Turning the Introvert Inside Out

Dorian gently, almost tiptoed, into the crowded night lounge. She took each step with precision, giving more time than necessary between each stride. She stood perfectly erect with her head held high. She pushed her shoulders backward, giving her back a question mark-like arch. The way she flung her dark, shoulder length hair as she scanned the room, exuded comfort and confidence. Her hand sat perfectly poised on her thrust right hip. Her left leg, mounted atop a five-inch stiletto heel, was bent at the knee with a defiant arc. She stood still by the door as if she was awaiting a formal invitation to walk inside. A tall slender man, one of the performing artists, gently brushed her arm as he hurriedly scooted himself and his equipment through the narrow archway of the lounge’s entrance.

“Sorry”, he said dismissively without giving Dorian more than a second’s glance.

Had he looked closer, to examine the spicy, but cool woman before him, perhaps he would have noticed the way her chest rose and fell with a controlled rhythm as she took slow, deep breaths to calm her rattled nerves. He may have observed her right hand as it clenched and unclenched her side or her left hand as her fingers did a dance of frantic fidgeting. He may have offered assistance had he been aware that her knees were threatening to buckle under her weight and her glands were threatening embarrassing rolls of sweat down her forehead, through her palms, and under her arms. But he didn’t notice anything at all.

“No problem”, Dorian muttered to his back as he disappeared into the crowd.

It was Friday night and the Lyrical Lounge was jumping. Flo, a local spoken word artist with a heavy baritone and dark chocolate skin, was gracing the mic with his powerful words of love, lust, and broken hearts. When his performance was over, the crowd erupted in a mix of thunderous applause and sharp finger snapping. It was good. Dorian knew it; she had heard him spit before. She stumbled a little to the right as someone pushed past her to get through the entrance and into the congested, dimly lit lounge.

The doorman collecting the ten dollar entrance fee lightly tapped Dorian on the shoulder, “Excuse me, you’ll have to clear this entry way. People are trying to get in.” He didn’t try to hide the annoyance in his tone.

Dorian awkwardly shuffled a little more to the right. She eyed the crowd ahead of her with apprehension. Then she slightly whispered to herself, “Come on, come on. Just do it. What’s the big deal?”

Her right foot moved forward, but then it quickly slid back into place beside her left.

This is ridiculous, she thought. I’m not doing the damn hockey pokey. Just go!

She smoothly wiped the sweat from her clammy palms on the sides of her dress and swallowed the lump that was blocking her air passage. She strolled (coolly she hoped) over to the other side of the tight room, heading towards the bar. Once she reached the bar, she nervously tapped her manicured nails on the counter for a few moments.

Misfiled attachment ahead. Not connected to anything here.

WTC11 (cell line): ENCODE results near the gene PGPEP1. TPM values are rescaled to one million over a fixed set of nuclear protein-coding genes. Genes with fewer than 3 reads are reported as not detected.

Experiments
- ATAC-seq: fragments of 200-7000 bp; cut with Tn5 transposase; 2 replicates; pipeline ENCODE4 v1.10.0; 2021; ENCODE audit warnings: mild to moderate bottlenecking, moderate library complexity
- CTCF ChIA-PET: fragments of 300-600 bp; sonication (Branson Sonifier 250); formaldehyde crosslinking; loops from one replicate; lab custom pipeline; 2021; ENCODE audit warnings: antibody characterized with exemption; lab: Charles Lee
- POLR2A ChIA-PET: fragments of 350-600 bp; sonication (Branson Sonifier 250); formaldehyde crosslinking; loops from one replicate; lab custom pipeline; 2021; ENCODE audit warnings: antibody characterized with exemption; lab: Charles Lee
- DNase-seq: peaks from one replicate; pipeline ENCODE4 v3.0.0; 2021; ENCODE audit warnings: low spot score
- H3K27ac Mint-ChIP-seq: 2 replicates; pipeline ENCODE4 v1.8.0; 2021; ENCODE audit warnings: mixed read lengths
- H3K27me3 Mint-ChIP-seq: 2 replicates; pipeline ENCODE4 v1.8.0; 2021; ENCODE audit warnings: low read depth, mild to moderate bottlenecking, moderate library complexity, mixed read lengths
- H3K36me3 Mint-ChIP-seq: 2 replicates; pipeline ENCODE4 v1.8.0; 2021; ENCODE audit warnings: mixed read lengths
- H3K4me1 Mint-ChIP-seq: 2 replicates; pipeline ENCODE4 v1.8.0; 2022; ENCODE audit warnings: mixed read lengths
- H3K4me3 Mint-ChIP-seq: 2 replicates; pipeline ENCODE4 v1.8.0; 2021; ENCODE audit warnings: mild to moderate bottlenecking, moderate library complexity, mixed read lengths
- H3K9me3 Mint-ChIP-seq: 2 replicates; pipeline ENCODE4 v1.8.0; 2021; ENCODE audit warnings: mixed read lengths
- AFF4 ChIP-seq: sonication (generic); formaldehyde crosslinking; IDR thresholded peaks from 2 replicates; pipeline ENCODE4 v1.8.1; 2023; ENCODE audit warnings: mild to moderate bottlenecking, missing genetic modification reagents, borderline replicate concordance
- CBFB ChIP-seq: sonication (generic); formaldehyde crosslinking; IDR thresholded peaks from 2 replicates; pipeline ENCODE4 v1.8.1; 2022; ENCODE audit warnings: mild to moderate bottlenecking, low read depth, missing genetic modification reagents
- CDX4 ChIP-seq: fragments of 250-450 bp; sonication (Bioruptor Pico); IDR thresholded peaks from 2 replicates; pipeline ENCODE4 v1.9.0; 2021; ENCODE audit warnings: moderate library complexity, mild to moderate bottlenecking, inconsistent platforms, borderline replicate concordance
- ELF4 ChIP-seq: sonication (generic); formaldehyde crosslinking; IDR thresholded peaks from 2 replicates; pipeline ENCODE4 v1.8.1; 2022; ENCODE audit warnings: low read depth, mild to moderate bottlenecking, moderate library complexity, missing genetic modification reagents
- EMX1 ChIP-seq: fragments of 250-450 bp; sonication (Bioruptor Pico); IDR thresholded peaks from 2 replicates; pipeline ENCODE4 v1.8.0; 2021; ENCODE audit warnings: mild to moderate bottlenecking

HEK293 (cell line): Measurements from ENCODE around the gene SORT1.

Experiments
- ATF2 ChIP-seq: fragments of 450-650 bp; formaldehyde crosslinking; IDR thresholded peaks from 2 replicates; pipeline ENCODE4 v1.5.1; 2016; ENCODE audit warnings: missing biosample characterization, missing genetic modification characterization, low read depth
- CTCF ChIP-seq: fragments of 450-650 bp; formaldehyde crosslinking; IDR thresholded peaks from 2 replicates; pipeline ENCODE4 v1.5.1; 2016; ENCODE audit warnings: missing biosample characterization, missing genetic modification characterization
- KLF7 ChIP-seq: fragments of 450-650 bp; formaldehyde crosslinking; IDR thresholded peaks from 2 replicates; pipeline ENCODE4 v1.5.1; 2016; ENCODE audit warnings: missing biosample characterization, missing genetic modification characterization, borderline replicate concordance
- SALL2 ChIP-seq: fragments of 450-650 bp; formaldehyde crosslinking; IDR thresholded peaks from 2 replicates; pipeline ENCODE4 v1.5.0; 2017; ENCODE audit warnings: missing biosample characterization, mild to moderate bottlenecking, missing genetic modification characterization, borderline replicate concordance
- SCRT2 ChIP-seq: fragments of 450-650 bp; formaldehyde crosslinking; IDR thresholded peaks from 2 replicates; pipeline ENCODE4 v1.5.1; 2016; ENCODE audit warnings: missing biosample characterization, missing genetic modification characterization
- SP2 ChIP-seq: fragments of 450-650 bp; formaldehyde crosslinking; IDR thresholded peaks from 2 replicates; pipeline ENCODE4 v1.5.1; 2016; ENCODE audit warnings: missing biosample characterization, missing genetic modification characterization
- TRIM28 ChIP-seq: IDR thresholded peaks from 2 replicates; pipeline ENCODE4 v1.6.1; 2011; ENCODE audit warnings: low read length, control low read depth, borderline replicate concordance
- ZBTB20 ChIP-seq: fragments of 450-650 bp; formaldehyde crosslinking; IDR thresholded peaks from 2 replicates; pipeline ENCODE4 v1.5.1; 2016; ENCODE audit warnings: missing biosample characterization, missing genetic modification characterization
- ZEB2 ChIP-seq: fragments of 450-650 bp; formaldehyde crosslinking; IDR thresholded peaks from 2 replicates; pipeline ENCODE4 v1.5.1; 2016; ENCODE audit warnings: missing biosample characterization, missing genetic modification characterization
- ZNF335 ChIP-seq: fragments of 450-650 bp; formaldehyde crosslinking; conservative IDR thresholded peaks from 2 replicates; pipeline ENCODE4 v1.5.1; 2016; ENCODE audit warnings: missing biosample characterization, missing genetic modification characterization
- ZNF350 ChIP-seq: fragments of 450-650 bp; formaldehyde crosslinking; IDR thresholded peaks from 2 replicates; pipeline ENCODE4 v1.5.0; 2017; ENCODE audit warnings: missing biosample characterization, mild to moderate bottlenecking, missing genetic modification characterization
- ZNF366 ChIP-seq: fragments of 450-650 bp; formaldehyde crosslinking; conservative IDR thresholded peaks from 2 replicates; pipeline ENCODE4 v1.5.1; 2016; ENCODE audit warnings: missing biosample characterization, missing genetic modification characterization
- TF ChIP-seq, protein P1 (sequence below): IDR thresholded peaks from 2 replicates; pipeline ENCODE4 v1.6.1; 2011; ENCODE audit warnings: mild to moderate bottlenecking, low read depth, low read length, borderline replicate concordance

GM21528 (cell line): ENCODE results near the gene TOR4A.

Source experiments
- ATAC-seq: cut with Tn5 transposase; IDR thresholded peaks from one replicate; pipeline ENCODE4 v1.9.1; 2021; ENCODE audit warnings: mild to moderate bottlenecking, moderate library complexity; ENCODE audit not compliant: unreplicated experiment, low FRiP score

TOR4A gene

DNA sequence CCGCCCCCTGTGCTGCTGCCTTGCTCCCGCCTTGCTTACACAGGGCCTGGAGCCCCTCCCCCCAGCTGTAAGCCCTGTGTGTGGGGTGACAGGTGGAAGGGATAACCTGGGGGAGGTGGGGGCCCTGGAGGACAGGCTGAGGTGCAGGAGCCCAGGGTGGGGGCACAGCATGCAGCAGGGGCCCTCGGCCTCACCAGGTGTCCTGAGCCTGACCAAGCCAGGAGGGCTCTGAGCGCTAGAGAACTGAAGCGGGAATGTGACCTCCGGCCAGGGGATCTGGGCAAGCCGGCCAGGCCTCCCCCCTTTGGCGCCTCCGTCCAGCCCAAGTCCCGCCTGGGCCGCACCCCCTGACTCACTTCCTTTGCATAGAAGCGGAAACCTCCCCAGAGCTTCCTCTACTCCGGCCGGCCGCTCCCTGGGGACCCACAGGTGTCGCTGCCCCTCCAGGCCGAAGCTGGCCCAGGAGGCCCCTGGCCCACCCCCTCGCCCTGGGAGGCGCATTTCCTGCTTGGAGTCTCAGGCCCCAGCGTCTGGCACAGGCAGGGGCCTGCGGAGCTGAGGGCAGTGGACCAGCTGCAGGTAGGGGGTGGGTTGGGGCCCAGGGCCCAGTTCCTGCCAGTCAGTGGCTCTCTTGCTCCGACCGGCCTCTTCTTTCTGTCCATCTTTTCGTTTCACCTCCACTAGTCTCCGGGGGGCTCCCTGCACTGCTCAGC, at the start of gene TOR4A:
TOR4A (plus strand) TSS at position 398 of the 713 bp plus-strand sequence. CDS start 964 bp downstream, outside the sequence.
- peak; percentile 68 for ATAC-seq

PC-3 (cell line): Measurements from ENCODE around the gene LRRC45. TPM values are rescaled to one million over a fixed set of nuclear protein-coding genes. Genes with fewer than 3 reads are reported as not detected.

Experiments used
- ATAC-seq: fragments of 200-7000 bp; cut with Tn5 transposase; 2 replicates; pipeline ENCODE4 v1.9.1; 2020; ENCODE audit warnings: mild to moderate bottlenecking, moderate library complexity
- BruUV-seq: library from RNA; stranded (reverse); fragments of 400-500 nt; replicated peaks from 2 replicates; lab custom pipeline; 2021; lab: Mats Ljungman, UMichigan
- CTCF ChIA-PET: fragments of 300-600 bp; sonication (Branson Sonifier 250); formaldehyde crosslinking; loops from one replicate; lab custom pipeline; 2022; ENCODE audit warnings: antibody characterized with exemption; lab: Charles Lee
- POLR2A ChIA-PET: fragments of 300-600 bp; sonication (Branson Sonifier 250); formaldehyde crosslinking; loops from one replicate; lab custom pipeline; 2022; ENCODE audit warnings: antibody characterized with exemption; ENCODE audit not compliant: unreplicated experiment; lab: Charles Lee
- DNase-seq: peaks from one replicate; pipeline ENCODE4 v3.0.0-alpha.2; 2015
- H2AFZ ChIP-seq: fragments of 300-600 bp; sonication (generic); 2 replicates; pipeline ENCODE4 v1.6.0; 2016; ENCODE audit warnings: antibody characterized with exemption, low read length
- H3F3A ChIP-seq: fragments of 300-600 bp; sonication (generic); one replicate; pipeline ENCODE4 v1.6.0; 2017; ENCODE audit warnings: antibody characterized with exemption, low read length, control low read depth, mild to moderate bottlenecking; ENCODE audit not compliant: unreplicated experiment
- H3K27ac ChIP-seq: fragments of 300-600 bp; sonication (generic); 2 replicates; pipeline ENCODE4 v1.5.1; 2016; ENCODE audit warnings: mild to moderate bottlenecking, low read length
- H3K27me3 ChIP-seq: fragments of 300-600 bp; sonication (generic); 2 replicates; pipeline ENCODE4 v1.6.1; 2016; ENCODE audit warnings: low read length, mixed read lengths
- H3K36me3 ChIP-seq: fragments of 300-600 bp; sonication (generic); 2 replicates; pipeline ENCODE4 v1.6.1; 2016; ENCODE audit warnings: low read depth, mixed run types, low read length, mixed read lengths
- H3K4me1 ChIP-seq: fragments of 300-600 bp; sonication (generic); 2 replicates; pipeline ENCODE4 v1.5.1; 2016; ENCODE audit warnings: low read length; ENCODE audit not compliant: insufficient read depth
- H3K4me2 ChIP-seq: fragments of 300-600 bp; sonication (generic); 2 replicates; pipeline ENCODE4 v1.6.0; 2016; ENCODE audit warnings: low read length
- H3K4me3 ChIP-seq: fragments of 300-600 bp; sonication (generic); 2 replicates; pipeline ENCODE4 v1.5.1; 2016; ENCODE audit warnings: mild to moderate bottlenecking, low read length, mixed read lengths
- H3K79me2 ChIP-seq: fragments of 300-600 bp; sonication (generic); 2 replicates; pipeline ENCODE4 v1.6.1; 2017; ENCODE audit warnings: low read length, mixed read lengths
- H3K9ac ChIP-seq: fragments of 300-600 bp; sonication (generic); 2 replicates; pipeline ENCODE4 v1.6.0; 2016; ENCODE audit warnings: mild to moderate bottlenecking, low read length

You can do this, she told herself. If you can’t do it now, you never will.

Before she could make time to talk herself out of doing what she knew she had to do, she swiftly whipped around to face the two chatting women sitting in the bar stools next to her. She affixed a friendly smile to her face, stuck out her hand, and said, “Hi, I’m Dorian Knight a new author of Dramatic Fiction. If you have a moment, I’d like to tell you about my debut novel.”


To some, the scenario portrayed in this short story may seem ridiculous, but it is a reality for a lot of writers. Although this scene has been somewhat exaggerated for dramatic effect, many writers (including myself) are introverts. Given the choice, we’d rather sit at home immersed in the comfort of familiarity rather than venture out to the realm of uncertainty where the “strangers” roam. When I try to explain my feelings of social inhibition to others, I rarely get an agreeing nod or any confirmation of understanding. “It’s easy”, they often say, “Just walk up to someone and start talking.” Well, guess what: that sounds scary as hell to me! It may be insecurity, I’m not sure, but it certainly is NOT easy for me to just walk up to someone and start a conversation. In meeting more people in the literary world, I am finding that I am not alone in feeling this way. I’ve learned that a lot of writers feel my pain.

Because of my little problem, I feared that I would not have the courage, social skill, or level of aggressiveness it takes to market my book and get it into readers’ hands. Although it is much easier for me to approach strangers and talk about my book than it would be for something else I am not nearly as passionate about, it was still no easy task. But, I have to do what’s necessary to be successful right? I remembered the words of Sylvia Hubbard, the founder of the Motown Writers Network (amongst other things), “Writers are introverts acting like extroverts”. Oh so that’s what I have to do? Fake it until I make it huh? No one would know I was faking except me right? Right! So that’s what I did. I bit the bullet, clenched my stomach to calm the butterflies, and just went for it.

“Hi I’m Monique D. Mensah, a new author from the Detroit area. Do you like to read?” That was my “line”. Although contrived, it worked. It was simple and friendly. As long as I had a script, I could do it with a bit more ease. I kept this act up for a couple of weeks, until…it became natural! That’s right, I’m taking you back to pre-school on this one: Practice makes perfect. So get to practicing. Come up with a personable introduction, slap on a smile, and stick to it. Is this your passion or not? Do you want it enough to push past your fears and go for it? Sure you do. Try it and you may be surprised at the response you receive. Soon enough, it will become almost natural, almost. Turn the introvert inside out.